MARINE CORPS LOGISTICS BASE ALBANY --
The Marine Corps is an expeditionary force with the capability of moving quickly, on short notice, to known and unknown destinations using land, air and sea.
To have the ability to project combat power ashore for a wide range of contingencies from the sea, Marines have to complete annual swim qualification training.
Lance Cpl. Jared Armstrong, administration specialist, Military Personnel, Marine Corps Logistics Base Albany, completed the Water Survival Basic level of the annual swim qualification at the Base Pool.
“(Swim qualification) is not an easy thing to do especially wearing wet cammies and boots,” Armstrong said. “(Swim qualification) is very important because if we are called up to go defend our country, there could be an instance where you could be fighting for your life in the water with a combat-load.”
The combat-load Armstrong is referring to is swimming with a pack, “which is a lot harder than it seems,” he admitted.
He explained the most challenging part of the qualification for him was the treading of water for four minutes.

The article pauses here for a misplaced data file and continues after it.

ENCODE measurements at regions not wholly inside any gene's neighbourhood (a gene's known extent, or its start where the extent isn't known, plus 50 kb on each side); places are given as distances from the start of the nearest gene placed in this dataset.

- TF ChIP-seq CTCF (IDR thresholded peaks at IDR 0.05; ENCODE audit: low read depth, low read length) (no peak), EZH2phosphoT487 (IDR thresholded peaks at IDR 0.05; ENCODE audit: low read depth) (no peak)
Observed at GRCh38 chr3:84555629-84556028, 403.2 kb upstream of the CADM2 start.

“I like the treading of water because it gets (my) adrenaline going and you can feel your body being pulled down from the wet, heavy (uniform) and boots,” he said.
Armstrong concluded by saying that knowing how to swim, in general, is a very useful tool to have.
“You never know when you (may have to use these skills in a combat or non-combat situation to save someone’s life or your own,” he said.
Staff Sgt. Taylor Birt is one of two Marine Corps Instructor of Water Survival trainers who taught the course at the Base Pool.
“Marines are amphibious warriors,” Birt said. “The president (of the United States) expects (the Marine Corps) to be ready at any point in time.”
Birt, a former drill instructor who has taught hundreds of Marine recruits how to swim at Marine Corps Recruit Depot in San Diego, California, said all Marines passed the swim qualification with some going on to complete the next level, Water Survival Intermediate.
He said Marines do thank him, after completing their qualification, because they understand the importance of knowing how to swim.
“Marines are expected to operate in all environments,” Birt concluded.